This is set up in a canvas-environment.

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\begin{canvas}
  \plotSize{250,250}        % creates a 250px X 250px canvas (if the screen allows)
  \plotLeft{-5}
  \plotRight{5}                     % initial x-axis will go from -5 to 5
  \plotBottom{-5}
  \plotTop{5}                     % initial y-axis will go from -5 to 5
  \plot[coordinateSystem]{p1,p2,g}  % plots p1, p2 and g with coordinate system
\end{canvas}

Settings of size and ranges

The size and ranges of the canvas are set with the top five commands in the previous example.

About the commands:

  • \plotSize{width,height}: Sets the maximal size of the canvas. If the screen is to small, the canvas
    will shrink automatically,
  • \plotLeft and \plotRight: range for the x-axis from left to right,
  • \plotBottom and \plotTop: range for the y-axis from bottom to top,

All of these commands are optional, and default values or computed values will be used if not set. It is also possible to only set the
width of the canvas via \plotSize{width} instead of \plotSize{width,height}. If not all values are set other values
are chosen such that the scaling for both axis are the same.

Examples:

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\begin{canvas}
  \plotSize{250,150}      
  \plotLeft{-5}
  \plotRight{5}                    
  \plot[coordinateSystem]{p1,p2,g}
\end{canvas}

Here, we obtain a 250px X 150px canvas with x-axis going from -5 to 5. The y-axis will have the same scaling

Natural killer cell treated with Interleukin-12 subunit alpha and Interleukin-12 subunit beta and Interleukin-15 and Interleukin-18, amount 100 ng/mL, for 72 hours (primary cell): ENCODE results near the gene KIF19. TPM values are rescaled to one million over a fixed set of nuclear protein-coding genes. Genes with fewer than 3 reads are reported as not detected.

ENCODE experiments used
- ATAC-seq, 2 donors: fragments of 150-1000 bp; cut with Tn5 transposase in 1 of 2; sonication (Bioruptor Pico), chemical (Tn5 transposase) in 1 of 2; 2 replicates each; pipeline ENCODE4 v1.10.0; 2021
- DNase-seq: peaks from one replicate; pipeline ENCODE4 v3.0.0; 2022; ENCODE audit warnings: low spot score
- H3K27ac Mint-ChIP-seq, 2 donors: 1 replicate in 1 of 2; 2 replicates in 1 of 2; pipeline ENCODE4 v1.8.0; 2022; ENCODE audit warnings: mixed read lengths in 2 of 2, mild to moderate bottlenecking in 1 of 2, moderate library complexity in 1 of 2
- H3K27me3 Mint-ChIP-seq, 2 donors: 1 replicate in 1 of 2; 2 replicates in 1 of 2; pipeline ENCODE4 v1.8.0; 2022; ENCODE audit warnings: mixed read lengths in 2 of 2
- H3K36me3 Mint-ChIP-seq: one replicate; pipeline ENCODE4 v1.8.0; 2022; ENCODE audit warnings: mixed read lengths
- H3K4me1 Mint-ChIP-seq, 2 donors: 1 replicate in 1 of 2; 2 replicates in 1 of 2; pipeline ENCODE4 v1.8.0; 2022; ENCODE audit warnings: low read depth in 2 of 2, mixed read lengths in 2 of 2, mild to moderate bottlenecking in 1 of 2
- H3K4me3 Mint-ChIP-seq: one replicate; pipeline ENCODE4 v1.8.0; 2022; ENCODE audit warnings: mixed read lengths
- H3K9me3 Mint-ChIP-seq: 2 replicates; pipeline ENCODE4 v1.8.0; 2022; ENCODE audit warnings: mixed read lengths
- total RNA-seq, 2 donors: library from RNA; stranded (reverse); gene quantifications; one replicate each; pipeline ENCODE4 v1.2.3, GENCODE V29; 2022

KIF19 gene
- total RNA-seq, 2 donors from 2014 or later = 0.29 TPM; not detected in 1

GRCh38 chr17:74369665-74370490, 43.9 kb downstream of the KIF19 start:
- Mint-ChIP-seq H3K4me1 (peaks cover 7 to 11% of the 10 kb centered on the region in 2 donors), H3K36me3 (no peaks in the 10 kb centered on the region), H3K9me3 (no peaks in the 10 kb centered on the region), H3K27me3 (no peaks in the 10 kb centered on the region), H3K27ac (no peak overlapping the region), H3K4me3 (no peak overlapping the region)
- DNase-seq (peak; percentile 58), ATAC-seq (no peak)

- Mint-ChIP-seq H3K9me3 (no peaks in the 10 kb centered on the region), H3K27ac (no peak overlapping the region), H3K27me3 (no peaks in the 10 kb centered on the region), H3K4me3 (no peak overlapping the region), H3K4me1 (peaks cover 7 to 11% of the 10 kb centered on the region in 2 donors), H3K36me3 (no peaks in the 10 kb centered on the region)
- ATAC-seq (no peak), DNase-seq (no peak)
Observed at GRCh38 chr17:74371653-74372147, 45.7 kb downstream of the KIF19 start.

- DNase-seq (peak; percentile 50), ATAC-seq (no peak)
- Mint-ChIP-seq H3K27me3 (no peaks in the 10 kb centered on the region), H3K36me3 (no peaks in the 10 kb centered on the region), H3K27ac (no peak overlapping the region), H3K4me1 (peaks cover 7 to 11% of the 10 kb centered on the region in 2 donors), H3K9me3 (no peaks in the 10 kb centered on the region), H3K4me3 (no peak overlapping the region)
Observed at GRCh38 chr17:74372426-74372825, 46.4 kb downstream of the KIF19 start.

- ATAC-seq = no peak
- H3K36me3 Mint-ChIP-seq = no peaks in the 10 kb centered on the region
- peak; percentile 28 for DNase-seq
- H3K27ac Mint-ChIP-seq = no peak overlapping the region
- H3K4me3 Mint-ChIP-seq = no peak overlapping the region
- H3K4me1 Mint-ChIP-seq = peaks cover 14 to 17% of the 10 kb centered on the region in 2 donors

as the x-axis, and the x-axis will be centered vertically, i.e. the y-axis will range from -3 to 3 in this case.

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\begin{canvas}
  \plotSize{250}      
  \plotLeft{-5}
  \plotRight{5}                    
  \plotBottom{-3}
  \plotTop{5}
  \plot[coordinateSystem]{p1,p2,g}
\end{canvas}

Here, we obtain a canvas with width 250px, its x-axis going from -5 to 5, and the y-axis going from
-3 to 5. The height of the canvas will be computed such that the x-axis and y-axis have the same scaling, i.e.
the height will be 200px.

Plotting objects, coordinate systems etc.

The command \plot determines what is shown on the canvas. The \plot-command has an optional argument and a mandatory
argument.

The mandatory argument is a comma separated list of the variable names that shall be shown in the canvas.
The optional argument is a comma separated list of several options. These are:

  • coordinateSystem: Show the coordinate system,
  • numberLine: Show a number line,
  • showPointCoords: Show the coordinates of points if you hover over the with the mouse,
  • noToolbar: Hide the toolbar in the canvas.
You can have multiple canvases in one visualization, and you can display the same variable in whichever canvases you like.

Snap to Grid

There is one additional command that can be used in the canvas-environment. This
\snapToGrid{xvalue,yvalue}.
This command causes all points to move to the specified grid after being dragged or
being changed in text. For example, \snapToGrid{0.5,1/3} would move the points to the nearest
spot having half-integral x-coordinate and third-integral y-coordinate.

The command \snapToGrid is especially useful in combination with problems where the answer is
taken from the graphics and one would like to minimize/avoid rounding errors.